You see, I thought we had it bad being brown in a community where it was automatically assumed you were poor, didn’t speak English, you were uneducated, you cooked, cleaned, did landscape or construction for a living, and you had at least four kids. Now I realize that’s a luxury, at least those assumptions don’t put my life at risk. At least I was able to open my mouth and disprove them with the lack of accent they expected. At least I didn’t have to fear for my life or that of my husband’s every time he left for work.

I know this is a place I generally don’t take my writing or topics on my blog but I can’t sit back and observe the madness going around and not say anything. For those that still think racism doesn’t exist today, that’s because you aren’t on the receiving end of it. The more things change, the more they stay the same. On a personal level, I’m shocked to see how many of my so-called friends really feel. I’ve sat back over the past year and been astounded by what’s been revealed by people I thought I knew. They’ve shared, liked, commented, and promoted disgusting, disgraceful, and downright bigoted pieces online. I’ve cried reading hate filled comments made by strangers from the comfort of their online safety distance. Words so foul, vile, and hateful that I wish my eyes could unsee and my mind didn’t know existed. Things people have said aimed at children of color; things that should never be said or wished upon any living being much less an innocent child.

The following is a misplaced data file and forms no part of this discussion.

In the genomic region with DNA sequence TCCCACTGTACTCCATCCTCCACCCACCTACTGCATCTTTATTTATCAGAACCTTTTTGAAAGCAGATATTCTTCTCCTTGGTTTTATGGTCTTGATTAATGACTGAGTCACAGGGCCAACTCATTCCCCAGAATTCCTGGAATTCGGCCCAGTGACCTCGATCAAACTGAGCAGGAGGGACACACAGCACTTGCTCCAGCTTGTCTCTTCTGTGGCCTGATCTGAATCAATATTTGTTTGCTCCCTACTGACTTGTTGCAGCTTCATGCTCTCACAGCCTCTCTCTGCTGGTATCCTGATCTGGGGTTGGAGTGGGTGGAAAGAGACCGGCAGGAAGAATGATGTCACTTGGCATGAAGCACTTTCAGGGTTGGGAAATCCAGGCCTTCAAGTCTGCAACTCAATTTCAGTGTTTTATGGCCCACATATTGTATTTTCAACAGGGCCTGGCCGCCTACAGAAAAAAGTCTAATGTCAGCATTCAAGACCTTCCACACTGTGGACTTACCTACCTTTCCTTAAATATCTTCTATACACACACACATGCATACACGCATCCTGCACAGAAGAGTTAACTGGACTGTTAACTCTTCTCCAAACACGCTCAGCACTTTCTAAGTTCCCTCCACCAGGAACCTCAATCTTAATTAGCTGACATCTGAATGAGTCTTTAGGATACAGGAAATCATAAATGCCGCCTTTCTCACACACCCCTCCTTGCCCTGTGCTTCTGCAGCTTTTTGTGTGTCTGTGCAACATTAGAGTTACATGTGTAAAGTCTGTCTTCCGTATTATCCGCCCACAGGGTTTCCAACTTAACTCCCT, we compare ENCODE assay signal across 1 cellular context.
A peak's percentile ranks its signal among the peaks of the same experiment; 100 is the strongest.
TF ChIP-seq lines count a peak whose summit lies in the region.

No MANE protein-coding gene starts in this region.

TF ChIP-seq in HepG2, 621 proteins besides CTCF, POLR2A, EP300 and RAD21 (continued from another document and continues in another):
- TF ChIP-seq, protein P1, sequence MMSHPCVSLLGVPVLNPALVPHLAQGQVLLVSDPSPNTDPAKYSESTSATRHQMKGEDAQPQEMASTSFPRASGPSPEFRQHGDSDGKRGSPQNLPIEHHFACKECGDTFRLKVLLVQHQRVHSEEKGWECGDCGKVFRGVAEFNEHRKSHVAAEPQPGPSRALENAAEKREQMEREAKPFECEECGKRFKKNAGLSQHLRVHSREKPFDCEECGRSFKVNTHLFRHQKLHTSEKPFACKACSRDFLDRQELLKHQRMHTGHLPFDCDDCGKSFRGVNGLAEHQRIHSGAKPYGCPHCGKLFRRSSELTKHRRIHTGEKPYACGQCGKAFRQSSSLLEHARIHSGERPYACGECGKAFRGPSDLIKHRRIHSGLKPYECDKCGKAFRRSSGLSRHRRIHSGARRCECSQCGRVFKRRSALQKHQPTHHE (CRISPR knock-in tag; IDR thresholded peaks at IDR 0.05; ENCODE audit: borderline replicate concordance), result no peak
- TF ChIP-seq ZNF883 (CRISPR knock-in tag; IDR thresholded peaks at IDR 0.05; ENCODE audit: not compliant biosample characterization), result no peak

So yes, today I’m taking my writing there because Thursdays are about thought-provoking topics. Most of the time they are posts that empower, but this topic was created as a way to bring awareness. As much as I’d rather keep my beautiful positive blog away from negativity and controversy, as much as I’d like to sit back and wish this all away, I just couldn’t do it. My eyes can’t unsee the video I watched of a man that didn’t get to go home to his family on his drive home from community college. My heart won’t stop aching for a woman I don’t know but feel nothing but sorrow for the twin brother she lost. As a mother, wife, and human being I can’t pretend that I don’t see the injustice that’s occurring to families much like my own.

I can’t help but think there needs to be better training. How can people be violent, irrational, and uncontrollable during police interactions and still be alive to tell about it while others aren’t even committing a crime or being uncooperative and don’t make it through the police encounter? There needs to be accountability. This isn’t the first police shooting that has been recorded. This isn’t the first black man to be killed by someone holding a badge. Yet somehow the officers are able to stand behind their blue wall of brotherhood and wait out the media attention to move on with their lives. They’re investigated by internal organizations that find them free of fault and rarely even charged with a crime. I have the utmost respect for law enforcement with that being said, I also have the utmost respect for human life. I watched the press conference and it was stated that everyone is innocent until proven guilty. I’m sure many in the black community wish the same were true for them, that they didn’t have to prove their innocence to a higher degree than someone in the same situation with a lighter skin pigmentation.